Clare and I had the opportunity of spending some time on Norfolk Island last month, two hours flying time east of Brisbane, but a world away from the hustle and bustle of that metropolis. My main focus (as always) was birdwatching on this Pacific Ocean gem and we had a week to enjoy the beauty of its seascapes and natural features, as well as contemplating its rich but sometimes brutal, colonial history.
We had agreeably mild weather during our stay and the birding started from day one in the backyard of our comfortable holiday house Fe-awa (Forever) with views to match.
When I wasn't looking up to watch the White Terns and Sooty Terns flying overhead, the bush birds were keeping me entertained with their antics.
A wander down the road next morning after awakening to the beautiful dawn chorus, had me onto the more open country birds, including some of the many introduced species on the island.
The Botanic Gardens were well worth a look, with a good little visitor centre (un-manned) and excellent walking tracks.
We did a several walks in the National Park over successive days, an outstanding area of remnant forest and a great example of what much of the island must have resembled, pre-European settlement.
|Norfolk Island National Park|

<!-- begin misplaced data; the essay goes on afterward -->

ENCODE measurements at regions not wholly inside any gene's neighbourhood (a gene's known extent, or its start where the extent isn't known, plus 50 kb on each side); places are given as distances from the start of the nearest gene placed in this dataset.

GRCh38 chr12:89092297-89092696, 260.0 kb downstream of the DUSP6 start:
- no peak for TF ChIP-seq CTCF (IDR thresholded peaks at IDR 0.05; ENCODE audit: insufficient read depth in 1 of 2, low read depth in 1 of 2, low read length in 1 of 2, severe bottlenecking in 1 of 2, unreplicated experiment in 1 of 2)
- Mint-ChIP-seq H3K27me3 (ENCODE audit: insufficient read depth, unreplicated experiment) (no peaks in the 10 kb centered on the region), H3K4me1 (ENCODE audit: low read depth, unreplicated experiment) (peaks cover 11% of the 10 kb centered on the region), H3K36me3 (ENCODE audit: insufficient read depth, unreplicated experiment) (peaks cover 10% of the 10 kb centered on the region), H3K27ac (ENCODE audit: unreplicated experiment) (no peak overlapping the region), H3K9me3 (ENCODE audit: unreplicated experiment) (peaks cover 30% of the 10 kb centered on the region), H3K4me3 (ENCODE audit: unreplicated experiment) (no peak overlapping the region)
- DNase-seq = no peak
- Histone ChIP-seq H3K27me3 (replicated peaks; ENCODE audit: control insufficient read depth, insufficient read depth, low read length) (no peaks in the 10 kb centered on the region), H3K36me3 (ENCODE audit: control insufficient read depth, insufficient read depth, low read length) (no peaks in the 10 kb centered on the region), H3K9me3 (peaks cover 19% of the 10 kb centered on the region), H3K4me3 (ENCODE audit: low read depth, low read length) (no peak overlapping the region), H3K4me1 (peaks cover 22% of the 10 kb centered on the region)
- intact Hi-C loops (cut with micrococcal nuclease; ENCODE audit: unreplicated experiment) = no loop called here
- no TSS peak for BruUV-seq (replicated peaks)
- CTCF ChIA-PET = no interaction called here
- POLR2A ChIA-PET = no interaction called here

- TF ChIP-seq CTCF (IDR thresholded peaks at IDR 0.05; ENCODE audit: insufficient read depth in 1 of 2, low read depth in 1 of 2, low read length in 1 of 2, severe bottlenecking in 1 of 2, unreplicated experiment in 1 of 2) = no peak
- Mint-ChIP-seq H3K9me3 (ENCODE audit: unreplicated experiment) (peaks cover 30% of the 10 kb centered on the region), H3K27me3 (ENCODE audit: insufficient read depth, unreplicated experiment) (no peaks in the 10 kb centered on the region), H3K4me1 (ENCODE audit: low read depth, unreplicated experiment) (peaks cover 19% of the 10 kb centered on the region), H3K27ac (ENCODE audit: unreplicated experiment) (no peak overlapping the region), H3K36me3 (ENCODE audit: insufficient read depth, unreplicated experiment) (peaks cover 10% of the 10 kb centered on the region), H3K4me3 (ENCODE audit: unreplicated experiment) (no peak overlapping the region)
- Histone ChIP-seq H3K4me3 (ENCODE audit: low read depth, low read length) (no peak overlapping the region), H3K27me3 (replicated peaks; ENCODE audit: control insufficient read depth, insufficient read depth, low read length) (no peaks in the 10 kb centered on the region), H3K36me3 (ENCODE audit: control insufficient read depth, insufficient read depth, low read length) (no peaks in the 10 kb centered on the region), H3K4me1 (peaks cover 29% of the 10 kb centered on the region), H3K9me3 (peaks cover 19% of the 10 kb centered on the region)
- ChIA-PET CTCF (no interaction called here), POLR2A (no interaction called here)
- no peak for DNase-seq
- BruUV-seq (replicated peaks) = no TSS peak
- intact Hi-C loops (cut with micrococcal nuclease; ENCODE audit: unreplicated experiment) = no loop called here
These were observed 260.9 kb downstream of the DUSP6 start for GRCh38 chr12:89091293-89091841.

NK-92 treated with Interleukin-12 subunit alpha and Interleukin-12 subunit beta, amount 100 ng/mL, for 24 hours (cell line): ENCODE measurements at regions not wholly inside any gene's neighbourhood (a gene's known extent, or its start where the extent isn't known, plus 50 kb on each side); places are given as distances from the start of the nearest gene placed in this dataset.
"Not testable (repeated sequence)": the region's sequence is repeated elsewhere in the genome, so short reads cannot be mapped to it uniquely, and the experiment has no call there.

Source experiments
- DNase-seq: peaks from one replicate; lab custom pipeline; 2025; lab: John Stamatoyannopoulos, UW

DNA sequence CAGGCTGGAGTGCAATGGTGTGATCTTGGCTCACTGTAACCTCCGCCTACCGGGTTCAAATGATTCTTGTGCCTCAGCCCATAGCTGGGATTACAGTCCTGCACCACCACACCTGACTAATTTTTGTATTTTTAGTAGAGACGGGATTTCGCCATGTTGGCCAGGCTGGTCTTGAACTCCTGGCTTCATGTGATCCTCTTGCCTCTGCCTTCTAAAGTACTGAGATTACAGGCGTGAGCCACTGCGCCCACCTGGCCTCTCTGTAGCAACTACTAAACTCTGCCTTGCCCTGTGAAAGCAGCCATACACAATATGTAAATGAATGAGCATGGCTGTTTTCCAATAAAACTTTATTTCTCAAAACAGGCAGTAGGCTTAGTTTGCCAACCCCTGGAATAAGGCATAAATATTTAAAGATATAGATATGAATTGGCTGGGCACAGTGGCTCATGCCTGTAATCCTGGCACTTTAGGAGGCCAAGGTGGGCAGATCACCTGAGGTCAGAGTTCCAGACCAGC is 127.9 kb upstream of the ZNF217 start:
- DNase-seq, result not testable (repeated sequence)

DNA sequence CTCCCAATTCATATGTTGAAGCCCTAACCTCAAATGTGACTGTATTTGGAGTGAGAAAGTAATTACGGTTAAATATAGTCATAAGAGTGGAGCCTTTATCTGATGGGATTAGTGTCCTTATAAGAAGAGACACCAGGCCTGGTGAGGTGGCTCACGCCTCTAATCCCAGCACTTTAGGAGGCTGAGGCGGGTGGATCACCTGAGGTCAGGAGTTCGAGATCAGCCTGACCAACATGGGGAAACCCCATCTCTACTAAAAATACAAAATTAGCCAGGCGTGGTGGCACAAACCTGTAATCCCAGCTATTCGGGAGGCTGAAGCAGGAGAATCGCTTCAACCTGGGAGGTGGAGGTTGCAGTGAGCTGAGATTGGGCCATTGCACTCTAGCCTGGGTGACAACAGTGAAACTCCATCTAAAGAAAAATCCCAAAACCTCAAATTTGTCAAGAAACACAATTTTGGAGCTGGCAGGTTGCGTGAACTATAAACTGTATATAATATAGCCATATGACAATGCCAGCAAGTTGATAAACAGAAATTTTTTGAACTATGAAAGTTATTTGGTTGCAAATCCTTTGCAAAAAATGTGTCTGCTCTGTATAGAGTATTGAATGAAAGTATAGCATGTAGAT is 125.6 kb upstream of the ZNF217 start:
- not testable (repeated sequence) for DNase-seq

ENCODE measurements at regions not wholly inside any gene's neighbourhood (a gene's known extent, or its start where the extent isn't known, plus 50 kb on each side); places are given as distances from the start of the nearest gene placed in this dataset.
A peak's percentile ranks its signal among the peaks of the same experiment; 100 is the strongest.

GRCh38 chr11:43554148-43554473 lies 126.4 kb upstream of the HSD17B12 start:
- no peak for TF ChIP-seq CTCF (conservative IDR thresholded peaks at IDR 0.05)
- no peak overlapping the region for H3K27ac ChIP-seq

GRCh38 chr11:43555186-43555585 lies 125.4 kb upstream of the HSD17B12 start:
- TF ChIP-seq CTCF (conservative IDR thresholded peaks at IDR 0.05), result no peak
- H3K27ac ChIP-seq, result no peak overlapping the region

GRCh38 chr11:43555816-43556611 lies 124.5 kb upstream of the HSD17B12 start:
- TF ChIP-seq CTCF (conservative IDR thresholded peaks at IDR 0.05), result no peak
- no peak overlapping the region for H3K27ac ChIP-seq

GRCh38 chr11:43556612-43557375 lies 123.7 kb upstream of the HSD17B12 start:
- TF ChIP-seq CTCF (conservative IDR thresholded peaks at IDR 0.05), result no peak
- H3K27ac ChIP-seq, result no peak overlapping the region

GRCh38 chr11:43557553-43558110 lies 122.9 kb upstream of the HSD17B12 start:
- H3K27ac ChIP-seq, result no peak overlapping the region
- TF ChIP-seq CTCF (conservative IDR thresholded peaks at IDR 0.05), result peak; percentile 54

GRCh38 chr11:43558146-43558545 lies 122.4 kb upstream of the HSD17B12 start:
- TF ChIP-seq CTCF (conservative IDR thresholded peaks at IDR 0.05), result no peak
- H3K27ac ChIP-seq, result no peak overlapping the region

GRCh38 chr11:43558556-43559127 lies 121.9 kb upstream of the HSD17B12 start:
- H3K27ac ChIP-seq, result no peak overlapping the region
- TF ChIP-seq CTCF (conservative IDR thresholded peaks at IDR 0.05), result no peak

|Norfolk Robin - female (endemic)|
We observed the female above feeding her young charge below, and had good views of a brilliantly coloured male along another track. Alas no photo.
|Norfolk Robin - juvenile|
We did sight the endemic and endangered Slender-billed White-eye here too, with small groups working their way through the mid to high canopy.
|Slender-billed Whiteye - image courtesy of Ian Montgomery:|
The highlight on our second visit to the National Park was observing the elusive Norfolk Parakeet.
|Norflok Parakeet (endemic)|
After first hearing the distinct call of this much sought after bird, one flew over our heads displaying it's emerald green plumage and red crown. Not long after, while walking a different track, we came across this character feeding nonchalantly on pine seeds beside the walkway. Having been on the brink of extinction a few years ago, there is now a healthy population of 250 plus, after some concerted conservation efforts. Still, they were the only two we saw during our visit.
While walking the Mt Pitt to Mt Bates track we crossed paths with a pair of these introduced but charismatic quail, fairly common throughout the island but quite wary.
|Moreton Bay Figs, New Farm Road|
Cheers & Happy Birding